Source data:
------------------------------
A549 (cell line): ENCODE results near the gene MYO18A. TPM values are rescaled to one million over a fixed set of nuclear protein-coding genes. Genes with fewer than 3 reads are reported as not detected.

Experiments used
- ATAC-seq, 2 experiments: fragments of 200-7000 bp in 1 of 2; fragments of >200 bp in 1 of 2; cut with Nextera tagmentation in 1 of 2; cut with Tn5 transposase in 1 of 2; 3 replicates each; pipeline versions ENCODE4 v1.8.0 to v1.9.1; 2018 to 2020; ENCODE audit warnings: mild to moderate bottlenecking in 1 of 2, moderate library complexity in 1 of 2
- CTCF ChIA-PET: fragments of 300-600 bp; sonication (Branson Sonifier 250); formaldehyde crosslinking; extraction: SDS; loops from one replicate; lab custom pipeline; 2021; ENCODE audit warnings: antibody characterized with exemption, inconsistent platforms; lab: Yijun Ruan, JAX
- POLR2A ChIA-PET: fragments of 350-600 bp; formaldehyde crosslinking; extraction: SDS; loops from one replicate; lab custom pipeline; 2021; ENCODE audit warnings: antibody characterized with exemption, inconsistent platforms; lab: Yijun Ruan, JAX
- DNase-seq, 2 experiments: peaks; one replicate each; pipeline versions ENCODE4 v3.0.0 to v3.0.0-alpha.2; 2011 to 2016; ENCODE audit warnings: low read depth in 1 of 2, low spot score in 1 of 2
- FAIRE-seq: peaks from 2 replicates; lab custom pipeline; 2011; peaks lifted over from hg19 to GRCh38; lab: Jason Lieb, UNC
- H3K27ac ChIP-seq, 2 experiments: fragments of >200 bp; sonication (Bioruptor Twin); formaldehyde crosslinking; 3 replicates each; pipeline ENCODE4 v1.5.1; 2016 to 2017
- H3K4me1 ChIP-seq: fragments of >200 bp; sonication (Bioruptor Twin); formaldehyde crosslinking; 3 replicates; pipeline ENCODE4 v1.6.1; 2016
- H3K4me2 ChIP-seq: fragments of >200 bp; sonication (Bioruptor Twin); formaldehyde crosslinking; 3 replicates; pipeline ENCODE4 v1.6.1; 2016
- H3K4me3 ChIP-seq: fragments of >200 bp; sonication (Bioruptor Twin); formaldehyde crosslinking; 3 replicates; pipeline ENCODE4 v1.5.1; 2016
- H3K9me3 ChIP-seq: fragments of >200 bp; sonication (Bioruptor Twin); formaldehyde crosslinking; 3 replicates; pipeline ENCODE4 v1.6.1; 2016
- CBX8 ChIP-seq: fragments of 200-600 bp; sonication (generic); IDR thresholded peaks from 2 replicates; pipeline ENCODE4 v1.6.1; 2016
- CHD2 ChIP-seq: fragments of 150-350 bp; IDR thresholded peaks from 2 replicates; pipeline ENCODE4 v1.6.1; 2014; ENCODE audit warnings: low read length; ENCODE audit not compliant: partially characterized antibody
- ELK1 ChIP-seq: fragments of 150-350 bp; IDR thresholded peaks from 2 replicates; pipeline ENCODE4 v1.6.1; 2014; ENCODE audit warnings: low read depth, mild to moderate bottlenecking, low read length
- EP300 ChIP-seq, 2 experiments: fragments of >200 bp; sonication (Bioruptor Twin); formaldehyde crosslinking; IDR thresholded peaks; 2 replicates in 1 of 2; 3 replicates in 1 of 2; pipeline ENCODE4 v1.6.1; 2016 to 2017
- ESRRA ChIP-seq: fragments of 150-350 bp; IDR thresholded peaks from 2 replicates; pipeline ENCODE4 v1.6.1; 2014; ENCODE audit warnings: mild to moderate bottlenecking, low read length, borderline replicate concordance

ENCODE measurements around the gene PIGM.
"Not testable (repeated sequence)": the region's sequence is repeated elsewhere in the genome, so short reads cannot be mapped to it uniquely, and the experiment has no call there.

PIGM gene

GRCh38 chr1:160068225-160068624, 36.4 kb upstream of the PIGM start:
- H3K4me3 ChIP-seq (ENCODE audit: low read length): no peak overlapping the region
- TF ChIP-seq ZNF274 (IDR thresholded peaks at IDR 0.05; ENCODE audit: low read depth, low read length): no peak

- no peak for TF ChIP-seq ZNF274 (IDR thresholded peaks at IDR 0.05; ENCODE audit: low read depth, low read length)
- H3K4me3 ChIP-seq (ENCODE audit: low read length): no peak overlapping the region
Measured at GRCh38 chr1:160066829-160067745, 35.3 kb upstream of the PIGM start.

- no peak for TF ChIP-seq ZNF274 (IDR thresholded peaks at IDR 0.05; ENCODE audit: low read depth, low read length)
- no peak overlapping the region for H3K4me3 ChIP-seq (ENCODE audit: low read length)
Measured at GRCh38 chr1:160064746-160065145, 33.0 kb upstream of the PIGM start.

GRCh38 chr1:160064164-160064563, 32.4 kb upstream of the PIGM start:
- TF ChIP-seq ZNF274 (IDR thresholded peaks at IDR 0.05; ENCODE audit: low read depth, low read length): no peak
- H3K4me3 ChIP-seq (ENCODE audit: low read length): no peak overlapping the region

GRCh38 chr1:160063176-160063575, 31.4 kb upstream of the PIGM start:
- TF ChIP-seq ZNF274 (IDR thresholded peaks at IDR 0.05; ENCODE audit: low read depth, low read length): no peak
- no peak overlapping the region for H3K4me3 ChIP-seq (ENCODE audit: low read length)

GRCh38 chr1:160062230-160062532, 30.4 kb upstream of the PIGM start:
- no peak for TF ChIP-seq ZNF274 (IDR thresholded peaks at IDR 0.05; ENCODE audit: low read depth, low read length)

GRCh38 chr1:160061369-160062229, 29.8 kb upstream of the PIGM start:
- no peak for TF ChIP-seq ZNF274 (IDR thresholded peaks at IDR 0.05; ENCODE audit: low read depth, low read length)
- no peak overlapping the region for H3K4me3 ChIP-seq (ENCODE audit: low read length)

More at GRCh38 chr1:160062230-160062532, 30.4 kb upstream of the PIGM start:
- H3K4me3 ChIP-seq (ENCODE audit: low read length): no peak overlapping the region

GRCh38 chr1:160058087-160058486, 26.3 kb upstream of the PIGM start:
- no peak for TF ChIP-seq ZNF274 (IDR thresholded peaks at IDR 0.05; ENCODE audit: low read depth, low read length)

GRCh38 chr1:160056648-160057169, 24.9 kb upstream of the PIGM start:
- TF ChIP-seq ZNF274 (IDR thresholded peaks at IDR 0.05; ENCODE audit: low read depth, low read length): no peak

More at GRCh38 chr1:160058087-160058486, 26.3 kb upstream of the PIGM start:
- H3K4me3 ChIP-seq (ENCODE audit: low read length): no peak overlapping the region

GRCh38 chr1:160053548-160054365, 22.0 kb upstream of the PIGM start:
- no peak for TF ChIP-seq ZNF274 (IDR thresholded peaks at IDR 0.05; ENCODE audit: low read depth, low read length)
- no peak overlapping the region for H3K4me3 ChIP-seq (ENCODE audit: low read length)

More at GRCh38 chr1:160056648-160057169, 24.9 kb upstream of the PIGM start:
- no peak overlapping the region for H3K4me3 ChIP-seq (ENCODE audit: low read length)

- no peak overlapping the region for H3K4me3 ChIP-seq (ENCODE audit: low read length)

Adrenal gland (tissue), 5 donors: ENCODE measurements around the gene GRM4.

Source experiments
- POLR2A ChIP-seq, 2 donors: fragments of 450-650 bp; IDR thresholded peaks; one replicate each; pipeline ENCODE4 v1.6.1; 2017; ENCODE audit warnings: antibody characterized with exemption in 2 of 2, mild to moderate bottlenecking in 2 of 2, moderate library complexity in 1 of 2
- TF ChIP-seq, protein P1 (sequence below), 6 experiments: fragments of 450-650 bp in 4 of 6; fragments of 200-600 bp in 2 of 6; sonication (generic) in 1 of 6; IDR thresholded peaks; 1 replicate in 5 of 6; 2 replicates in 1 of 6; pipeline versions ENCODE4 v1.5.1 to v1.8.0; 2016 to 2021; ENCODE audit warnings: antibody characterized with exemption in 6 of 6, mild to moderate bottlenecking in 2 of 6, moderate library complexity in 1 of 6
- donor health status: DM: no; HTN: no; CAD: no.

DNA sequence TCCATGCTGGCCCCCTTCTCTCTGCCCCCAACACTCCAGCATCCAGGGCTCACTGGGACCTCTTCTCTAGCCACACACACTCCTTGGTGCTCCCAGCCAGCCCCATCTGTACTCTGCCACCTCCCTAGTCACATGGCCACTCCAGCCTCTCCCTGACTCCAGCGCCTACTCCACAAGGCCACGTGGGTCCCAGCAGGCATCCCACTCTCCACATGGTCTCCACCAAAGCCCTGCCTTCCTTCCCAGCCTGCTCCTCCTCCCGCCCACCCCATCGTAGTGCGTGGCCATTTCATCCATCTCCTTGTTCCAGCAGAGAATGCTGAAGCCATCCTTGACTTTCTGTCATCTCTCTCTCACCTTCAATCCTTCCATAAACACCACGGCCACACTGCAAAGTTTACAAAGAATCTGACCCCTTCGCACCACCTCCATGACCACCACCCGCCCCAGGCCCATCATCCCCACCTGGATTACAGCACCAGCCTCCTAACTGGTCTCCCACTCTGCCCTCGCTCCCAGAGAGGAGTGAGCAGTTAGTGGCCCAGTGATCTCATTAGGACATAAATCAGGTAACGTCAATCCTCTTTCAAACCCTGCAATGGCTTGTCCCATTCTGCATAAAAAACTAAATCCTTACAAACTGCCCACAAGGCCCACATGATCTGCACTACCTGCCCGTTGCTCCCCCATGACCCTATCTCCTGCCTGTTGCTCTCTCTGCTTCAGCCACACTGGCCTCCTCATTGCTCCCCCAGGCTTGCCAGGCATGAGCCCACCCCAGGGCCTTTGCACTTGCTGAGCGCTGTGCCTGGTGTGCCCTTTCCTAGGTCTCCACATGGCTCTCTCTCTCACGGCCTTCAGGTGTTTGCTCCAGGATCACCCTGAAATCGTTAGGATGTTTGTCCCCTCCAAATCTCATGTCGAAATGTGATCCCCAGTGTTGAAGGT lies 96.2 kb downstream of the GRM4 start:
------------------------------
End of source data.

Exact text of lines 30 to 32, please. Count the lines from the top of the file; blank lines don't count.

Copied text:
GRCh38 chr1:160064164-160064563, 32.4 kb upstream of the PIGM start:
- TF ChIP-seq ZNF274 (IDR thresholded peaks at IDR 0.05; ENCODE audit: low read depth, low read length): no peak
- H3K4me3 ChIP-seq (ENCODE audit: low read length): no peak overlapping the region